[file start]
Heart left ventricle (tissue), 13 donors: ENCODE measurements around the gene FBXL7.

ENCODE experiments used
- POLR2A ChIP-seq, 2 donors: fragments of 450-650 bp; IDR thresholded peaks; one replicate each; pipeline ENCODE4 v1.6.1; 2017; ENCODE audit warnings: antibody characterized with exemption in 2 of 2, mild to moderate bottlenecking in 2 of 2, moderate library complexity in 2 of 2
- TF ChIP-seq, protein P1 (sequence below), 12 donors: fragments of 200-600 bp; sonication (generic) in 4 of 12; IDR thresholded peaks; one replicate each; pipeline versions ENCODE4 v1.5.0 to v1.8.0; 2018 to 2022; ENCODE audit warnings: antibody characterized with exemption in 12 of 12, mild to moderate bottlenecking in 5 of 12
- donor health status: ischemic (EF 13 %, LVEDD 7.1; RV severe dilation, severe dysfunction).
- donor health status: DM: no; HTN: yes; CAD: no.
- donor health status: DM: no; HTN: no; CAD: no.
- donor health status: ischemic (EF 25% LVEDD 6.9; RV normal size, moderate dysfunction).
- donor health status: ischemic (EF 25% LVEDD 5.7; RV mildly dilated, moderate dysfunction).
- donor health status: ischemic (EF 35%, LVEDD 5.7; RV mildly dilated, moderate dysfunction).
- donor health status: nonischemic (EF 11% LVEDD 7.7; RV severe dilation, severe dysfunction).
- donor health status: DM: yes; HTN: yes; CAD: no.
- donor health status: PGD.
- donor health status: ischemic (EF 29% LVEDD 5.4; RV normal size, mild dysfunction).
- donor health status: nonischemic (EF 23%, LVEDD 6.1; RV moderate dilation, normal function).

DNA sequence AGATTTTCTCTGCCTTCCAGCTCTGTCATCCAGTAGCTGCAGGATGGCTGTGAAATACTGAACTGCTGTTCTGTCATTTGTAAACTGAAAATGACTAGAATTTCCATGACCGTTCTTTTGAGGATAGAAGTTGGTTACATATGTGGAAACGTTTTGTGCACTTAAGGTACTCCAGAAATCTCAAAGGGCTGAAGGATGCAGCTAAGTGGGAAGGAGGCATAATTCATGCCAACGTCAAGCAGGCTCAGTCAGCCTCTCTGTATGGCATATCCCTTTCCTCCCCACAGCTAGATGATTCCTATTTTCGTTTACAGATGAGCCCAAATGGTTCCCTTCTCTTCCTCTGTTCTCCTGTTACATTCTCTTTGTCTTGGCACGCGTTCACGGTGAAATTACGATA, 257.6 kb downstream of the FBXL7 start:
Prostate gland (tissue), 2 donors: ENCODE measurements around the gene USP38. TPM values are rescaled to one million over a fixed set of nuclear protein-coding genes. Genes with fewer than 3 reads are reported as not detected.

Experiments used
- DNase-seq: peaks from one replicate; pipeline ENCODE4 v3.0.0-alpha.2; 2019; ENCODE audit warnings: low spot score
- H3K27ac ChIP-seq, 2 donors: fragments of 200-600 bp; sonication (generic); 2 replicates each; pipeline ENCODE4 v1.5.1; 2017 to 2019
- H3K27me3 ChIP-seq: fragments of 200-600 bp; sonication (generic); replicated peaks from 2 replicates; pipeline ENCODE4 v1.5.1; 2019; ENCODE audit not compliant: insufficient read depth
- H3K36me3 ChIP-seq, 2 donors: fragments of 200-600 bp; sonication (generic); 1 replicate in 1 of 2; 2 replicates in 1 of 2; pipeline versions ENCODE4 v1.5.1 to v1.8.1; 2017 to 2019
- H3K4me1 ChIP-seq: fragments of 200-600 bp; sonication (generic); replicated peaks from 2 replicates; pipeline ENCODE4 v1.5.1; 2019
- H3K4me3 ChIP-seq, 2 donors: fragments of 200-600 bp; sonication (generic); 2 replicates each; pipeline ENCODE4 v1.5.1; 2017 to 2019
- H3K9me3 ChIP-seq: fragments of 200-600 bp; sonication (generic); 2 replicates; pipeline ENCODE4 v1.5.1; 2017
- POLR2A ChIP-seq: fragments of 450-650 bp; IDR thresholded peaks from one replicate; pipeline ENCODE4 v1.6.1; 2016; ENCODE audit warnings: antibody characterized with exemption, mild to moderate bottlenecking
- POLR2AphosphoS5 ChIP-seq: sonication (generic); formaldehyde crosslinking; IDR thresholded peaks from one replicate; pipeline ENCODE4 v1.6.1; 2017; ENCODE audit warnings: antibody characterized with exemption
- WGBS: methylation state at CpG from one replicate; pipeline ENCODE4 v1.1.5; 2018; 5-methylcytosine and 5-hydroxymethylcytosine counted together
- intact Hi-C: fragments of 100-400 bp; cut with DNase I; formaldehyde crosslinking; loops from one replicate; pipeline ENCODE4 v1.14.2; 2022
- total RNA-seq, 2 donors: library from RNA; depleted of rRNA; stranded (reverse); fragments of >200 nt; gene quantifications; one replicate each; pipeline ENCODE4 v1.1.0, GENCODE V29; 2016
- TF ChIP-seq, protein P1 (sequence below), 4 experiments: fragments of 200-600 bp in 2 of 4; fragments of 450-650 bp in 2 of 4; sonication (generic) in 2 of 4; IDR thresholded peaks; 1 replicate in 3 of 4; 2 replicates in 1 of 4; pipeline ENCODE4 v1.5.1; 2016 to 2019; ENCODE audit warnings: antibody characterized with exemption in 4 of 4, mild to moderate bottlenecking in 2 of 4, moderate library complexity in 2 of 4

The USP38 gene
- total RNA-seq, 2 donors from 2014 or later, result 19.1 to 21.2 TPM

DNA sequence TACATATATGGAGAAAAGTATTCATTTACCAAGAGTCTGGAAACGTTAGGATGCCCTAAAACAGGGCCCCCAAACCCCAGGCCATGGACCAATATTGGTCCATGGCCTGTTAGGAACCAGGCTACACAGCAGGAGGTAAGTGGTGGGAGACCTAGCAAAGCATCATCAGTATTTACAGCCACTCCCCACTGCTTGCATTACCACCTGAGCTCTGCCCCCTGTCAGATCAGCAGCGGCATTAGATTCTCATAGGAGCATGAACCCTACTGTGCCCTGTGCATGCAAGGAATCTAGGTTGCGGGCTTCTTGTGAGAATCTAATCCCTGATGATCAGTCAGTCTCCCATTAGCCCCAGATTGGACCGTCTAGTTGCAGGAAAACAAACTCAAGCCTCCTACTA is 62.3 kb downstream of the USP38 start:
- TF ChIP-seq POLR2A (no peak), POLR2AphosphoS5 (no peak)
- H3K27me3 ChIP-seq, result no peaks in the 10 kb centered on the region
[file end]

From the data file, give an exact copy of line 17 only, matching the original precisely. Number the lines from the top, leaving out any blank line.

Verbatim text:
Prostate gland (tissue), 2 donors: ENCODE measurements around the gene USP38. TPM values are rescaled to one million over a fixed set of nuclear protein-coding genes. Genes with fewer than 3 reads are reported as not detected.